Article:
Roddenberry Jr. Talks Trek Values, Plans

By Michelle
August 1, 2005 - 9:25 PM

"These days, I think I prefer Rod," admitted Eugene Roddenberry Jr. of his preferred nomenclature, though he added that for merchandising purposes, he uses the name closer to that of his father, Star Trek creator Gene Roddenberry. Now working on a documentary about Star Trek's legacy and how it influenced his own life as well as those of others, Roddenberry labeled himself a late bloomer in terms of appreciating his father's legacy.

"I'm a Trekkie, and Iím not ashamed to say it, he said, rejecting the idea that Trekker is a more dignified label in an interview with OC Weekly. "Growing up, I was into The Dukes of Hazzard and Starsky and Hutch, and frankly, I didnít give a rat's ass about Trek. It wasnít until my dadís memorial service, when I heard these stories about how Trek had changed so many lives, that I really started to understand and be proud of what heíd achieved."

Ultimately that pride led to Trek Nation, in which he talks to celebrity fans as well as casual viewers about the monumentally successful franchise. "We didnít get the Dalai Lama, but [Steven] Spielberg hasnít said no yet. The people at his office keep saying heís interested, but we havenít been able to set up a time. We did get a lot of really big names, though: George Lucas, Dennis Rodman, Family Guy creator Seth McFarlane, Tammy Faye Messner...we wanted to get past that stereotype and show that Trek transcends all those high school stereotypes: that yeah, nerds are into Trek, but so are jocks, so are the hot chicks."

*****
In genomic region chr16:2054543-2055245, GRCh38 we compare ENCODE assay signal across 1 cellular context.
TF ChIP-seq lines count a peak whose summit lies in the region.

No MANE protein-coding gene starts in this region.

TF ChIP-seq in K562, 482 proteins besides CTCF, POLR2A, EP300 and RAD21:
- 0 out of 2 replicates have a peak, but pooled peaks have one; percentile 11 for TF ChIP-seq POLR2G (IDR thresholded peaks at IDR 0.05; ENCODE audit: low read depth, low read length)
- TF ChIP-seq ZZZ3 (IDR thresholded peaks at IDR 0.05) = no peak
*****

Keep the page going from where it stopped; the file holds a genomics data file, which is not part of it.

"I believe in [the Vulcan motto] Infinite Diversity in Infinite Combinations, that we should celebrate our differences," Roddenberry added when asked whether Trek's perceived left-wing philosophy might have hurt its appeal during the Bush administration. "With Bush being as religious as he is, and the people weíre at war with being as religious as they are...see, Iím a humanist. I believe we should embrace different ideas, including Christianity, including Islam, and even including people who hate those religions." He said that he favored the cancellation of low-rated Enterprise and believes that the franchise will return in another incarnation.

As for the future of Trek Nation, "We're submitting the film to Sundance, and we wonít hear back on that until mid- to late December." Information about the documentary's progress may be found at the film's web site.

The original interview with Roddenberry may be found at OC Weekly.

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